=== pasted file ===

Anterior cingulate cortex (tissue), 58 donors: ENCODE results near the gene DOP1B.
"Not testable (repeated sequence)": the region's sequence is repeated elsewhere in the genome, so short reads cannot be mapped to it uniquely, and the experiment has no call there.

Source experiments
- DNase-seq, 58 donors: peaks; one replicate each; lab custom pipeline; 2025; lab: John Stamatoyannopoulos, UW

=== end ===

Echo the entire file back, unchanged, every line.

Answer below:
Anterior cingulate cortex (tissue), 58 donors: ENCODE results near the gene DOP1B.
"Not testable (repeated sequence)": the region's sequence is repeated elsewhere in the genome, so short reads cannot be mapped to it uniquely, and the experiment has no call there.

Source experiments
- DNase-seq, 58 donors: peaks; one replicate each; lab custom pipeline; 2025; lab: John Stamatoyannopoulos, UW